You definitely don’t want to get in the middle of nowhere with a dead battery. Whether you’ve had your deep-cycle battery for years or you just bought a brand new one, knowing how long it should last is important.
Many factors influence the life cycle of a battery, but before we get into them, we’re going to cover what exactly a battery life cycle is and how to calculate it. You can also check out here to know more about battery life cycles.
As you use your battery and recharge it, it slowly loses the ability to return to its original capacity. The life cycle of a battery is the number of charges and discharge cycles that it can complete before losing performance.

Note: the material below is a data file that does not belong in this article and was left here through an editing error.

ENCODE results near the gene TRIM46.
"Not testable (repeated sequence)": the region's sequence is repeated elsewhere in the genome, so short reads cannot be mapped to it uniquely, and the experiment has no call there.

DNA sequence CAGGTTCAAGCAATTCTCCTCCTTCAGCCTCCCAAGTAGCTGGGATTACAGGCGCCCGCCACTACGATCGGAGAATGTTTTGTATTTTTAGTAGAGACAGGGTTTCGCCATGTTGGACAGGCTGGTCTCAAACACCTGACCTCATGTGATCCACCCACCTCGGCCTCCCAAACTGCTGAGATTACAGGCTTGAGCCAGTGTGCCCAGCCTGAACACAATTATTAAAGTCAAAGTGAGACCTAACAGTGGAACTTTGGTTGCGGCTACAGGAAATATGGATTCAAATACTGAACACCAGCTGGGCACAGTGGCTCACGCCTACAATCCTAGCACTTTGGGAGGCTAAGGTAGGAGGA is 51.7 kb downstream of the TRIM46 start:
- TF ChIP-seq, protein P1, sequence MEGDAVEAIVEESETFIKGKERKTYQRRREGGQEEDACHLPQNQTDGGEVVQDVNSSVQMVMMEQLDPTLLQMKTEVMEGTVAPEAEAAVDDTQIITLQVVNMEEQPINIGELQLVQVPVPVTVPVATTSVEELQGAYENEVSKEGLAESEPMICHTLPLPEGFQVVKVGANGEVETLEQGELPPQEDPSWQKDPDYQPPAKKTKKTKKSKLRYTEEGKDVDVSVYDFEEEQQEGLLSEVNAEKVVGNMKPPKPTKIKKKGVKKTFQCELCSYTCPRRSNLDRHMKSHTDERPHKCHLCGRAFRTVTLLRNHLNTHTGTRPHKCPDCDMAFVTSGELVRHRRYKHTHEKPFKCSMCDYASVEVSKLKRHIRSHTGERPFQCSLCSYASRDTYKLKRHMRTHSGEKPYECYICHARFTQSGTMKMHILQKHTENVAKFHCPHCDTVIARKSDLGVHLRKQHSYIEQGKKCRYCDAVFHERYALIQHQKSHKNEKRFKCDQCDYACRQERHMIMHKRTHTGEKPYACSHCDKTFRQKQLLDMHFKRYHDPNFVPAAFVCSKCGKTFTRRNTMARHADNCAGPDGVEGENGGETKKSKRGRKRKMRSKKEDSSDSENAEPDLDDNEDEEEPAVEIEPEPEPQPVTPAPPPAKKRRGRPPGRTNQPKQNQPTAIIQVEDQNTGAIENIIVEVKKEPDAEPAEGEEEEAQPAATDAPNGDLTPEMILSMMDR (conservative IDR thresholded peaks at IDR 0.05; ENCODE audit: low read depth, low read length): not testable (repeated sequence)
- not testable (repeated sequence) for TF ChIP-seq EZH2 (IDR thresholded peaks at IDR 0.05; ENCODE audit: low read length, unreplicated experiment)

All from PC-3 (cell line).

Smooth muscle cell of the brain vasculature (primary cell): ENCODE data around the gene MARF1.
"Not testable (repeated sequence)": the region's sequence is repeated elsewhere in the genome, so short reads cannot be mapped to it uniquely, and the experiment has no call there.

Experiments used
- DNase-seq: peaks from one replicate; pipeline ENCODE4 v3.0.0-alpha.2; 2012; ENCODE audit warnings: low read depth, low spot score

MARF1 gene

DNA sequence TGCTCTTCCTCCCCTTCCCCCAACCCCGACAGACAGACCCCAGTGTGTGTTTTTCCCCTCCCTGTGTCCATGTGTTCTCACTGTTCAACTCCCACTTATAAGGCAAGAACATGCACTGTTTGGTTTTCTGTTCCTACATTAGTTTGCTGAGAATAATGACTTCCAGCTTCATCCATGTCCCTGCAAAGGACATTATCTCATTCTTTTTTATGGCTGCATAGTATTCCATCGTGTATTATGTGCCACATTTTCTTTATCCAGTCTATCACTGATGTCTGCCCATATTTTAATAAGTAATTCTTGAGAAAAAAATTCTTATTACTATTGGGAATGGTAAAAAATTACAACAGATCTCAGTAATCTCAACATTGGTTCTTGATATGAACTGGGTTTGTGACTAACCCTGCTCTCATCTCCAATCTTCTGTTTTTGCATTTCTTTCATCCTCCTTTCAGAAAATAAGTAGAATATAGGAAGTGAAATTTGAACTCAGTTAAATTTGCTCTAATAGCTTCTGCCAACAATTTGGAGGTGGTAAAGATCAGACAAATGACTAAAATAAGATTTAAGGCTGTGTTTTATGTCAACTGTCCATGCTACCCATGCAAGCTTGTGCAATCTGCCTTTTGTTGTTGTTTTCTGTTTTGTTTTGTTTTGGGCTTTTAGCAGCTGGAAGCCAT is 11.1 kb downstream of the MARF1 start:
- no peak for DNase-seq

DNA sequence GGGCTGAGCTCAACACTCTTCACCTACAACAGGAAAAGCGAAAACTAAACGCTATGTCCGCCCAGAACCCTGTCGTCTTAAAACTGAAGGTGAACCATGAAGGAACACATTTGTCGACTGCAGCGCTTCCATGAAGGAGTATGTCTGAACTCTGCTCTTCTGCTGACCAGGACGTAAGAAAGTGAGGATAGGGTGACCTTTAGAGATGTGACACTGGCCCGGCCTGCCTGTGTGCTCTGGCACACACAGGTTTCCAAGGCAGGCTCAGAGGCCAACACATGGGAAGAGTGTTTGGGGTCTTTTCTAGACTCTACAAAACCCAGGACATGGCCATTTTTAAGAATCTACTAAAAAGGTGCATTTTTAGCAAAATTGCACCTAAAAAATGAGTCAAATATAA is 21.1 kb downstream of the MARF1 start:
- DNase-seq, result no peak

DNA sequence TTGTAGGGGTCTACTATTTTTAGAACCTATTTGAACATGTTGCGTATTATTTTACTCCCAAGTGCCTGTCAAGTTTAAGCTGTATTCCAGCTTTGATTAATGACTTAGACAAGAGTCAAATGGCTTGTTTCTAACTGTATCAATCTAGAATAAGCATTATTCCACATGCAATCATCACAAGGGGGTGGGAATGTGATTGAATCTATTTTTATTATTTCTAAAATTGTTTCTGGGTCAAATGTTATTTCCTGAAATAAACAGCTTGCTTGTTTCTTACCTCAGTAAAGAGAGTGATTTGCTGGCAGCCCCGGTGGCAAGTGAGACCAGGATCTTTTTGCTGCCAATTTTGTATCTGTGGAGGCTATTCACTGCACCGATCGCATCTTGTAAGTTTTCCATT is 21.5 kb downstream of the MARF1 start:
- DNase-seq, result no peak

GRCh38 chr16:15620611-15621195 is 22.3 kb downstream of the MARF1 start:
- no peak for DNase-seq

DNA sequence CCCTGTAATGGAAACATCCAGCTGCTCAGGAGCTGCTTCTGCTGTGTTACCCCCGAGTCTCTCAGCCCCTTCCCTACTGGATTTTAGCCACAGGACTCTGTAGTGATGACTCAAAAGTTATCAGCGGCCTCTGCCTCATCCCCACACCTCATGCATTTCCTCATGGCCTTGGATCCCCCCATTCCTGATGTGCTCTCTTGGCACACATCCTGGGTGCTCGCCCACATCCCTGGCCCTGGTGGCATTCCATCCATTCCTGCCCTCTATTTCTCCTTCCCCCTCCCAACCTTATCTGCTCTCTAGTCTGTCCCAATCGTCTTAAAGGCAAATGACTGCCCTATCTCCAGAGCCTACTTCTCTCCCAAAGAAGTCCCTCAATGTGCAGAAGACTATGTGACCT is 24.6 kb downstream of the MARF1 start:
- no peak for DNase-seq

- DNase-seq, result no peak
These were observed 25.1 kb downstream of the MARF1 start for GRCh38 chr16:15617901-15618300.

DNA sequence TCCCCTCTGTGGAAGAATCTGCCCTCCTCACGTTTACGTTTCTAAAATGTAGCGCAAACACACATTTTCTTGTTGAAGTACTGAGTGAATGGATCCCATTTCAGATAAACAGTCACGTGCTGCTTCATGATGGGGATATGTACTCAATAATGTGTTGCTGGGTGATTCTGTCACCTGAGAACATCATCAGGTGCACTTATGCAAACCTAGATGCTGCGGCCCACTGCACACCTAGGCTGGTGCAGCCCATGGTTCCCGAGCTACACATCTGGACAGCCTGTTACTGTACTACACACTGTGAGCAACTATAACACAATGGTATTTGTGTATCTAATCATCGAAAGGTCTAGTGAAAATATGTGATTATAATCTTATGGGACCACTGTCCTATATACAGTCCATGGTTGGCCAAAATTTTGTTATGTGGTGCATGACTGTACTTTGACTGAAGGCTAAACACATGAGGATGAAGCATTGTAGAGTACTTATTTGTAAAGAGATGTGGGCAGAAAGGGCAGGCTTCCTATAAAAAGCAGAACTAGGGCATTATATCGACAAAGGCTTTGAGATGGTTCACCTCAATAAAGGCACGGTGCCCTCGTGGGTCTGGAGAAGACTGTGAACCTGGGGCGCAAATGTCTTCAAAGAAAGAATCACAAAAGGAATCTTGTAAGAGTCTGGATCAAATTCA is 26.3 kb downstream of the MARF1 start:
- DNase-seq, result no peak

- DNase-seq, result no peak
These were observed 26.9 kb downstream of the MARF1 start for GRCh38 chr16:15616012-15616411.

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How Do You Calculate Battery Life Cycle?
In reality, the first time you discharge your battery, it will not recharge to its full capacity. Of course, this doesn’t mean your battery has reached the end of its life.
Each manufacturer provides data on acceptable performance and capacity reduction before determining the life cycle is reached. There is not a standard test, but a general rule of thumb is that the life cycle of the battery is the number of cycles you get before you cannot recharge your battery to more than 80% of the original capacity.
How Is The Depth Of Discharge Determined?
Another way to understand battery capacity is in terms of the depth of discharge. Depth of discharge is the percentage of the battery capacity that has been used relative to the total capacity. For example, a brand new battery with a 100 Ah rating discharged down to 60 Ah would have a 40% depth of discharge for that cycle.